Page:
It might be a good idea to get it checked out to make sure it isn’t a new infection, injury, etc. But, and others may disagree, but if the hog is behaving normally otherwise and knows it’s way around I would allow it to remain in the environment it knows. Alternatives would be some sort of captivity – even a walled garden is just bigger cage – and the hog would not be familiar with those surroundings.
Hogs have pretty poor eyesight anyway and of course are normally around at night. They rely heavily on their sense of smell and hearing. I think it is likely the hog would have been aware of the slugs but chosen not to eat them. The slugs which hogs might eat are usually the small to medium ones and very often those that congregate around feeding areas are the larger slugs that most hogs will ignore. Slugs are not especially most favourite food for most hogs.
Re. water and hogs. Their view seems to be ‘why walk round a water bowl, when you can just walk through it’. So that is quite normal behaviour for any hog.
I write with some experience of a hog showing no eyeshine (at all). This particular hog was one of the hoglets from 2018. She chose not to hibernate the winter of 2018 – 2019. She continued to grow all through the hibernation period. Very unfortunately in the Spring of last year she somehow managed to get a life threatening strimmer injury, from I know not where. (That can happen to any hog and their state of vision would not be relevant). Despite being so badly injured, she made her way back to my feeding area. She then went to the local Wildlife Hospital where she spent months being treated by the amazing people there.
There was a discussion as to whether she should be released into a walled garden, but I argued that her best chance of being a ‘normal’ wild and free hedgehog was to return to the area that she was familiar with. I took advice from someone else knowledgeable about hogs, who agreed and the Wildlife Hospital also agreed that she could come home. Of course, there was a certain amount of trepidation on my part releasing her again. Would she remember it all after such a long time away, and the trauma she had been through, etc.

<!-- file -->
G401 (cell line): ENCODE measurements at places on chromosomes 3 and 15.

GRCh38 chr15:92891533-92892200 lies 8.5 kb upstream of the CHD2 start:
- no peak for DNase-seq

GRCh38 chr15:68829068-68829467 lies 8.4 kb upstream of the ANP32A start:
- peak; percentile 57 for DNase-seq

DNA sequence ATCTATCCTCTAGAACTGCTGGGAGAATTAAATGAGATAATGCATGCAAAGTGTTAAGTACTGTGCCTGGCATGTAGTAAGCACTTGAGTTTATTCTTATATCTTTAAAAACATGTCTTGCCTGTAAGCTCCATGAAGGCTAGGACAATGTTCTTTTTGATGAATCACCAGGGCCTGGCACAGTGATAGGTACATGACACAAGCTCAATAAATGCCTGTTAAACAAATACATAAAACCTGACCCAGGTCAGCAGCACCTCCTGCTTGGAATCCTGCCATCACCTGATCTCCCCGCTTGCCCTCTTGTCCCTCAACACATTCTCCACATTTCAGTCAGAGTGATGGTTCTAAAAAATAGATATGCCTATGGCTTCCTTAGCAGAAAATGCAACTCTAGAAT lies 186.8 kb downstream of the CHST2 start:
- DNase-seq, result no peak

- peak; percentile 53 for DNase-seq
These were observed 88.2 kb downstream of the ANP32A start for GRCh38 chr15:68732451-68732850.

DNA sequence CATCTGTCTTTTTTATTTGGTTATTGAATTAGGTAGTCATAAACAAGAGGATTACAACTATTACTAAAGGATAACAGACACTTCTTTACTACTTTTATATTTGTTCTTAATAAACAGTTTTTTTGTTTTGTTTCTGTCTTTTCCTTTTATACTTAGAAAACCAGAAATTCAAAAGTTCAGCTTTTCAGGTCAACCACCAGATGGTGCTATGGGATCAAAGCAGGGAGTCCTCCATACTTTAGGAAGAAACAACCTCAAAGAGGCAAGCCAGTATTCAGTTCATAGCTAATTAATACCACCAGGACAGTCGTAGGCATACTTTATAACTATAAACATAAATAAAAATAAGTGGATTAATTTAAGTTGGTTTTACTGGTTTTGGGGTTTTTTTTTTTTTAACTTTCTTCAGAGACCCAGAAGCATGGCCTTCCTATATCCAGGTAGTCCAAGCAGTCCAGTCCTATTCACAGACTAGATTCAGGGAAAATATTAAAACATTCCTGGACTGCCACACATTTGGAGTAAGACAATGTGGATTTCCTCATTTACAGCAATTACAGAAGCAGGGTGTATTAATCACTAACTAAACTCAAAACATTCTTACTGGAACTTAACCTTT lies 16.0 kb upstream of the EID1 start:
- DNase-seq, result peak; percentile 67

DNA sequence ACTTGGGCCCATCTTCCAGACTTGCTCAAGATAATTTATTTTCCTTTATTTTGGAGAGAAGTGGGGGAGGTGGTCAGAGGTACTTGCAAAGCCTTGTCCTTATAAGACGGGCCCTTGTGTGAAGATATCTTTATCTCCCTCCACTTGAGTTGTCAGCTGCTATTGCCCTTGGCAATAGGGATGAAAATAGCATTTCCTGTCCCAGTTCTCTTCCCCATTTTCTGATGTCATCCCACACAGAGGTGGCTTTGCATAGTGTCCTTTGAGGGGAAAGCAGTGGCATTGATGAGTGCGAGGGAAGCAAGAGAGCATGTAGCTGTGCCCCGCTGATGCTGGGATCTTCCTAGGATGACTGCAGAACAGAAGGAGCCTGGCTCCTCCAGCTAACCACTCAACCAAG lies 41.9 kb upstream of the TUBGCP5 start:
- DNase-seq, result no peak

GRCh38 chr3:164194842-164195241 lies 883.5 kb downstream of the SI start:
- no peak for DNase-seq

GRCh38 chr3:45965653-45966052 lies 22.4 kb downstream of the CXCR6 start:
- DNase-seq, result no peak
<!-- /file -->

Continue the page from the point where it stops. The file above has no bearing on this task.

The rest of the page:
She eventually came home and was released back near the feeding area which she was familiar with. She was placed in a hog box which was opened at dusk so that she was able to exit as she chose. She came out had a good sniff around, explored the immediate area and returned to the area (but not back into the box) then eventually disappeared into the dark. I left the box as it was, but she didn’t return to it.
To cut a long story short, it was not long before she was returning every night for food and drink at a fairly regular time, as she had done before her injury. She was also regularly seen foraging for natural food. She returned a bit smaller than her contemporary former hoglet, but soon made that up. After several more months of freedom (by then Winter) she disappeared – hopefully to hibernate. In the meantime she had been a wild and free hog for many months.
Of course, I hope that she will eventually return from hibernation, but as with all hogs, there is no guarantee of that. I know there are already some hogs back, but the males tend to return before the females and I would not be expecting her to return yet.
Occasionally, if I moved something, she might have looked as if she was bumping into it. But that occasionally happens with other hogs if something is suddenly blocking a route which was previously open. I tend to keep things in the feeding area pretty much as it always is, although I did have to create some obstructions because of a cat and the hog still found her way to the food. The hogs in my garden always seem to use the path to enter and exit (which always makes me laugh) and video showed that she trotted up and down the path pretty much like any other hog.
So basically, a hog is always likely to do best in the area which it knows. If the hog is coping well my feeling is that it should have a chance to continue to be wild and free. The only proviso, as mentioned at the beginning, is that you might want to get the hog checked over to make sure it isn’t a new injury/infection, which could potentially be treated. But if it needs treatment, I would argue for the hog to eventually return to it’s home.
I hope that helps.
Good luck to you and the hog.